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Rebuilding Ukraine to address EU raw materials supply challenges 

IRTC industrial advisor Anthony Ku shares his thoughts on the potential of rebuilding Ukraine: Can rebuilding Ukraine accelerate EU efforts to address its raw materials supply challenges?

 In critical materials world, it is easy to get discouraged because it seems like we are always talking about risks, crises, and problems. At the EC Raw Materials Week that took place in November, the agenda included a session on Ukraine that was fascinating in the way it balanced the seriousness of the current on-the-ground situation, with hope about the possibilities for rebuilding the country in the future.

Ukraine is blessed with significant mineral resources, including deposits of rare earth elements, cobalt, and lithium, as well as other valuable materials and has been in discussions with the EU to develop those resources [1]. Immediate plans are on hold, but the conversation about rebuilding has raised some interesting opportunities.

The obvious question is how the process of rebuilding might help deliver on Ukraine’s potential to become a “raw materials resource superpower.” This involves a complex set of decisions on  financial investment, infrastructure reconstruction, human capital development, and other capacities that people smarter and more qualified than me will be wrestling with.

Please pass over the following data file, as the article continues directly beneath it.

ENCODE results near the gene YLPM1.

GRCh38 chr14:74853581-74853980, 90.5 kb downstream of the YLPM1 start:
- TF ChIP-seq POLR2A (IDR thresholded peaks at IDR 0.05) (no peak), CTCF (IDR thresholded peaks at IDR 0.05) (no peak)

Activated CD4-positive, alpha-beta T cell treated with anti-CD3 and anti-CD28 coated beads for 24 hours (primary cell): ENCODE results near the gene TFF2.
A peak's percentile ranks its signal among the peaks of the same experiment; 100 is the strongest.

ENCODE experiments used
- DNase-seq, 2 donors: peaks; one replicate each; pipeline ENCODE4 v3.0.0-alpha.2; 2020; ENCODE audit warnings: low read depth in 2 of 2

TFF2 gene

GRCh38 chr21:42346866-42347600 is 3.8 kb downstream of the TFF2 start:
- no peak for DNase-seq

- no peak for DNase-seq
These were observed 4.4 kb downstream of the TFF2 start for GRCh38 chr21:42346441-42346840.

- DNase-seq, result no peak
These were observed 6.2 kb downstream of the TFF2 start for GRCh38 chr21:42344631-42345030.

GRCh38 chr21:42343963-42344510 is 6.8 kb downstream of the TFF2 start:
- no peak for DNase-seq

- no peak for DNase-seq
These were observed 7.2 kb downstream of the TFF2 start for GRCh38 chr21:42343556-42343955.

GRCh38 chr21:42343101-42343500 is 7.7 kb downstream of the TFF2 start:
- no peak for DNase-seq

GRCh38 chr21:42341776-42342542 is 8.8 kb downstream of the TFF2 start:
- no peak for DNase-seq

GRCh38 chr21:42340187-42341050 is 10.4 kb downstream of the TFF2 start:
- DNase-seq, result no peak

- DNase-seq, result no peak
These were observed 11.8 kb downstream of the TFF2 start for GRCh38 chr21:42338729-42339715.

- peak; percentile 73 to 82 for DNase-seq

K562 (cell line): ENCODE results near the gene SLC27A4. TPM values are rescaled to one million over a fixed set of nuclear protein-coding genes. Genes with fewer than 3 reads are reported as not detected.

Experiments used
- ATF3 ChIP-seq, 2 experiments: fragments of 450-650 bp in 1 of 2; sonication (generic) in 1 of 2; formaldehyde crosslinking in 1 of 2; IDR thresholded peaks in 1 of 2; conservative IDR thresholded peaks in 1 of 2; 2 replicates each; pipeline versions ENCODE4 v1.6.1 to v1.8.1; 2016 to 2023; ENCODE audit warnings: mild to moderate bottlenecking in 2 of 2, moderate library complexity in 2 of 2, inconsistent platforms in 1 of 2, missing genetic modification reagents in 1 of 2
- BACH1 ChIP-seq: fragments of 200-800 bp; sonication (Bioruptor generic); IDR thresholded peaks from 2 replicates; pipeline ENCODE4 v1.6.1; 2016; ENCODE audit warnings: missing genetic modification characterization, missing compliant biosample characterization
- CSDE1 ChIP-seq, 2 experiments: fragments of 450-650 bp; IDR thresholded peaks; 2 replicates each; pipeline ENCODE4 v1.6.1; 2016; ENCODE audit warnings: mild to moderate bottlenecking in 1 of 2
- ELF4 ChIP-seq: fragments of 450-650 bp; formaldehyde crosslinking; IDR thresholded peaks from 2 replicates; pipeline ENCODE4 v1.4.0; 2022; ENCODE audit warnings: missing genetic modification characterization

A lower profile, but important announcement (in my opinion), was an agreement by the European Bank for Reconstruction and Development (EBRD) to digitize and make available data from 20,000 documents from the Ukraine Geological Survey (UGS) [2]. This is part of a larger trend towards digitization across a broader swath of Ukrainian society as a matter of modernizing governance and preserving cultural heritage [3,4,5].

This caught my attention because it touches upon a long-standing and well-known issue for people working in the criticality space – data availability. Models and risk assessments are only as good as the inputs, and difficulty of finding timely, complete, and accessible data is a “dirty secret” within the community. There are many conversations about how to “do better” (more on these in future posts), but developments such as the EBRD-UGS announcement are a welcome step in the right direction.


  1. Andrei Covatariu, 2022, Ukraine’s critical minerals and Europe’s energy transition: A motivation for Russian aggression?,
  2. Interfax, 2022, EBRD to provide technical assistance to Ukraine’s State Service of Geology and Mineral Resources,
  3. Troy Etulain, 2022, Starting Now on Digital Transformation for Ukraine Reconstruction,
  4. Carla Lauter, 2022, Before the bombs fall: The race to digitize Ukranian cultural heritage sites,
  5. Naftogaz, 2021, Naftogaz to create the largest geological database in Ukraine,

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